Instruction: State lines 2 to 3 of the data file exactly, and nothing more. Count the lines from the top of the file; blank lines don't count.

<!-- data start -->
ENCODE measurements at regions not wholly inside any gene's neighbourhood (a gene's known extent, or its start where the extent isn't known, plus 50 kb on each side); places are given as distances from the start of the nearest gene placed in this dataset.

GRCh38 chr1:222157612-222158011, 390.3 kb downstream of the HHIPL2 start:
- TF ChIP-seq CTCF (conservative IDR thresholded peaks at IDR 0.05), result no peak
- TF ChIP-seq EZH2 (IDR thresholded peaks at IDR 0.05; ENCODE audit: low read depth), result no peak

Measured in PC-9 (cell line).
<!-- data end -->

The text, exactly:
GRCh38 chr1:222157612-222158011, 390.3 kb downstream of the HHIPL2 start:
- TF ChIP-seq CTCF (conservative IDR thresholded peaks at IDR 0.05), result no peak